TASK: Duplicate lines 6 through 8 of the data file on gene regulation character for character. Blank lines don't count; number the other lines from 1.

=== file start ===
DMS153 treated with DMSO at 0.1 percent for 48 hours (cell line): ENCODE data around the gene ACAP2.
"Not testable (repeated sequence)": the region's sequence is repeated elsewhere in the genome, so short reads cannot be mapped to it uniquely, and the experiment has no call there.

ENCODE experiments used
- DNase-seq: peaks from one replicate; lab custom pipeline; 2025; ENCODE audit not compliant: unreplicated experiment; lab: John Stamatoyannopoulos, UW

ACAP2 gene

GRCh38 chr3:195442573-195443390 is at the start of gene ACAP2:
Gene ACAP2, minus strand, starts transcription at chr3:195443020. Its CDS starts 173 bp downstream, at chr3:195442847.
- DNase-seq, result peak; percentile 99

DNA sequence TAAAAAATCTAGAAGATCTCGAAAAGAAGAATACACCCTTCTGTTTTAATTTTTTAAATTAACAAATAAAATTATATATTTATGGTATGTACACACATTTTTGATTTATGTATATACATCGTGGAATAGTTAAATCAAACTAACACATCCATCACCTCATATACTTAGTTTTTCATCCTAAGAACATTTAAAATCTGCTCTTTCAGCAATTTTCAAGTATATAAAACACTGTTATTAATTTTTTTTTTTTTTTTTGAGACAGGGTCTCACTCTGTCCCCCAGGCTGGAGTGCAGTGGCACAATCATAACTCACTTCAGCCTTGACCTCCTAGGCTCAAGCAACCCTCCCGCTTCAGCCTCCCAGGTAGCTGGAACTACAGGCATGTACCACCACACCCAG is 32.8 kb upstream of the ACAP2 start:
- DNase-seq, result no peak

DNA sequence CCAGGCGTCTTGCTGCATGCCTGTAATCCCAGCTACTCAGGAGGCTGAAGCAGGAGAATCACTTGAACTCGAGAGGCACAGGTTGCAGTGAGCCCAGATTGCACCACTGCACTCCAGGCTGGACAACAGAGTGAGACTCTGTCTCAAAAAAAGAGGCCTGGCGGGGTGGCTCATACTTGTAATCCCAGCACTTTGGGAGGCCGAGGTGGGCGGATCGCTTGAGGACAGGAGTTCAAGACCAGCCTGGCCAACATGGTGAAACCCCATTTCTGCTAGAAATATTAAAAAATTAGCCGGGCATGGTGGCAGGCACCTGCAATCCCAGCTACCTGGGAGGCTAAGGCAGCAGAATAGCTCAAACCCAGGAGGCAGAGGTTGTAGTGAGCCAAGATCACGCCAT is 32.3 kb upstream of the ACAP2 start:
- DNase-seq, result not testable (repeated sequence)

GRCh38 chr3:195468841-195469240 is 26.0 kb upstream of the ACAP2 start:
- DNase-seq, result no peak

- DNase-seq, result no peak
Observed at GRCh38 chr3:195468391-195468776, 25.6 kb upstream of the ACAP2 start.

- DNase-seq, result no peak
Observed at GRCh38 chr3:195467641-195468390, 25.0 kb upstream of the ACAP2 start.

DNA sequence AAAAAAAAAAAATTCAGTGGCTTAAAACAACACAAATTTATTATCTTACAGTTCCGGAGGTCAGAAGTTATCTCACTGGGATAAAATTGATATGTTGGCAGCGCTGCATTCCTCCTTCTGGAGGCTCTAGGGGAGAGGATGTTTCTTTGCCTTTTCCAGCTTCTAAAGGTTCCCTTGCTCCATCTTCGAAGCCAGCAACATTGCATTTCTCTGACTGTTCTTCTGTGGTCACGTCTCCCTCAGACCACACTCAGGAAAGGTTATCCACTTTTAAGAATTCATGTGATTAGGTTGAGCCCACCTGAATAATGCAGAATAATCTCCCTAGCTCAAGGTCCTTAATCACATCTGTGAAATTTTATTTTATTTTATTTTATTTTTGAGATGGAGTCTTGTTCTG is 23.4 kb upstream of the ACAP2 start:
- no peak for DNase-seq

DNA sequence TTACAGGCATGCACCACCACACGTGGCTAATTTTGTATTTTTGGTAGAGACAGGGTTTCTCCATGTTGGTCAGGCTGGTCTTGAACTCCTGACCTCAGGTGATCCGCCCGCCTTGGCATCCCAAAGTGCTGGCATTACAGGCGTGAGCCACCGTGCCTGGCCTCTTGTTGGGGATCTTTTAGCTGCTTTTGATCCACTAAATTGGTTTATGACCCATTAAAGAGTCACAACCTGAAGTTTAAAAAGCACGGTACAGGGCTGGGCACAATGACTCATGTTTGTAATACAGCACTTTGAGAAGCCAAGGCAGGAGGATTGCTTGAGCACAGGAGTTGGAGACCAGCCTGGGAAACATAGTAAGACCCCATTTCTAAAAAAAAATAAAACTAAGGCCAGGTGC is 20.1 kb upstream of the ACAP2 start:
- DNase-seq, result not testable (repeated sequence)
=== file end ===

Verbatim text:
GRCh38 chr3:195442573-195443390 is at the start of gene ACAP2:
Gene ACAP2, minus strand, starts transcription at chr3:195443020. Its CDS starts 173 bp downstream, at chr3:195442847.
- DNase-seq, result peak; percentile 99